Ollie Pears has high hopes for My Arch in Cesarewitch

Pears, the son of a farmer near Barnsley, was riding out for family friend trainer Steve Norton by the age of 11 and had already won a John Smith's Cup on Mr Confusion by the time he was 17.

His career did not quite stall after that dream start, but, in his own words, it became "middle of the road." In all he rode 168 winners, although even before concussion brought the riding to a halt in 2002 he had planned to go down the training route.

Initially, he set up a successful livery yard before spending 18 months in charge of Howard Johnson's two-year-olds followed by a short spell with Michael Dickinson, in Maryland.

In November 2007 he found the Old Farmhouse at Malton, a yard he has subsequently bought, and walked in there with just three horses. Emphasising the dual purpose nature of his business, his first winner was over fences, the second was a two-year-old. He has now had 58 winners.

"We're progressing," he said. "We've had a good time in what has been a rough period financially, so hopefully we'll be fine. The quality is up, the numbers are up, but I won't have horses in the yard just for the training fee. If they're no good we move them on. I've never lost an owner from being truthful."

Pears was racing at Catterick one day 18 months ago when the owners of My Arch, who had spent a year in a field after injuring his back in a fall at Perth, asked him to look at the horse.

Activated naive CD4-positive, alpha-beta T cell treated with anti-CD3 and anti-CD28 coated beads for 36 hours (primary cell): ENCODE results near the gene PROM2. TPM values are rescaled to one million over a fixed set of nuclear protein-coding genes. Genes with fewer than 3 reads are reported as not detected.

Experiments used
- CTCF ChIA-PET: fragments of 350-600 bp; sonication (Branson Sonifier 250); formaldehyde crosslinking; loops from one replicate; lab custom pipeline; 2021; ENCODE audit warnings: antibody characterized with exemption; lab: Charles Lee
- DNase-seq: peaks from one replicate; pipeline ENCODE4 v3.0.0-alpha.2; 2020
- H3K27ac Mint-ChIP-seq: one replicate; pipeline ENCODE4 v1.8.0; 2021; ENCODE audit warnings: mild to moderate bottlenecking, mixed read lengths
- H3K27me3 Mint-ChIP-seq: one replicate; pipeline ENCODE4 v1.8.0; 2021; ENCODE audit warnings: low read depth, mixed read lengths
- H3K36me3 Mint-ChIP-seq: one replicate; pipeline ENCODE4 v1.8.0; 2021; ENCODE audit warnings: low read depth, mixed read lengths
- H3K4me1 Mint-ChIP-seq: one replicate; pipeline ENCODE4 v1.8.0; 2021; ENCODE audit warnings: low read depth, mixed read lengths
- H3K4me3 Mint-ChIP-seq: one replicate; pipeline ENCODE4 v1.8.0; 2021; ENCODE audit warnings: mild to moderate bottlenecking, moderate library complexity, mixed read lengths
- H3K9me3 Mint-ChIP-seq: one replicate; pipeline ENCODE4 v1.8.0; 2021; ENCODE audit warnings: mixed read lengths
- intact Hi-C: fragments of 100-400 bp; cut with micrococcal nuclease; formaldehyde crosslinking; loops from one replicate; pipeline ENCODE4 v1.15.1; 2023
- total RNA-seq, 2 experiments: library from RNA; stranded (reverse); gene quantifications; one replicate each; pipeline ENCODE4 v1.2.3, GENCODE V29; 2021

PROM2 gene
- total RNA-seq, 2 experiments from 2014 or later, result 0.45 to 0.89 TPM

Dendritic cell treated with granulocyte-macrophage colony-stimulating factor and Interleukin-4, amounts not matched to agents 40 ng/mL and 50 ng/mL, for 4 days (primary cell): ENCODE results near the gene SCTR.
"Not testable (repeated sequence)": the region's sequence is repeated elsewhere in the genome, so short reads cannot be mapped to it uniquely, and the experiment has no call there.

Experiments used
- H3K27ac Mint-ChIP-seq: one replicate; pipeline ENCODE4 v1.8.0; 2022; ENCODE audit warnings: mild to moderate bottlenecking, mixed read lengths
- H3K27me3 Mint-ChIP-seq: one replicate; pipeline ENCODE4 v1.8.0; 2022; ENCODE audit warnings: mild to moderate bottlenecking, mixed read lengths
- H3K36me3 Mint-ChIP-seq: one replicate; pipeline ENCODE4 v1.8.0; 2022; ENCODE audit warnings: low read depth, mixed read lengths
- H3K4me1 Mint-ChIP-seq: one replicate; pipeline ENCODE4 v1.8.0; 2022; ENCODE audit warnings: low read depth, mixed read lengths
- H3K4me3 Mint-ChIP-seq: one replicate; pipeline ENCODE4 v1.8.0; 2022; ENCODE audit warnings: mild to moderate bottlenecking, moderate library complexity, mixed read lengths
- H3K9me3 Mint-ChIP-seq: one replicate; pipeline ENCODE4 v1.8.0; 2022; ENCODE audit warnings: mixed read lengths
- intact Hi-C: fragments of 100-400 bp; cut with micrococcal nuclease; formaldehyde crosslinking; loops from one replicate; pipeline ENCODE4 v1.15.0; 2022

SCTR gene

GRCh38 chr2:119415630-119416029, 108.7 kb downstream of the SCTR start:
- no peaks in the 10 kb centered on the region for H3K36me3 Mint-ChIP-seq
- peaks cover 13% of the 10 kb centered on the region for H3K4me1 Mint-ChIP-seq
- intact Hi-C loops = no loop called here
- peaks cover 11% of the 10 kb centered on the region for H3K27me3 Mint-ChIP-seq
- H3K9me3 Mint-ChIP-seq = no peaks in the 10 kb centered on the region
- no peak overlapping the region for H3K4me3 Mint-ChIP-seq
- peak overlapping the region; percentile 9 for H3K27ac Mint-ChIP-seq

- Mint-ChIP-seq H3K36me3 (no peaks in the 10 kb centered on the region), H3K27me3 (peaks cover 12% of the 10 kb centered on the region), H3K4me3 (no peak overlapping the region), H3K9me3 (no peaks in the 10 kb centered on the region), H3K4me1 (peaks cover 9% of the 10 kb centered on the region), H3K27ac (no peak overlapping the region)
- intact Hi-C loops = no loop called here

"It was only two miles up the road from the racecourse," recalled Pears. "As there was space on the wagon, I took him home with the plan to give him one run before last year's Cesarewitch. But he fell down on the road. I didn't want to give him his first run for 18 months in the Cesarewitch, so we ran him at York and then won a handicap chase with him at Musselburgh last November, but I was already thinking Cesarewitch then.

"When he won over two miles at Newmarket last time he looked like he wanted further. Franny Norton is a good jockey with 20 years experience in these sort of races. I've told him to make sure he's fit because My Arch will be off the bridle six out, but will stay on. We've had to graft hard to get where we are, so it's super to have one with a chance in a big race."

From The Telegraph, By Marcus Armytage

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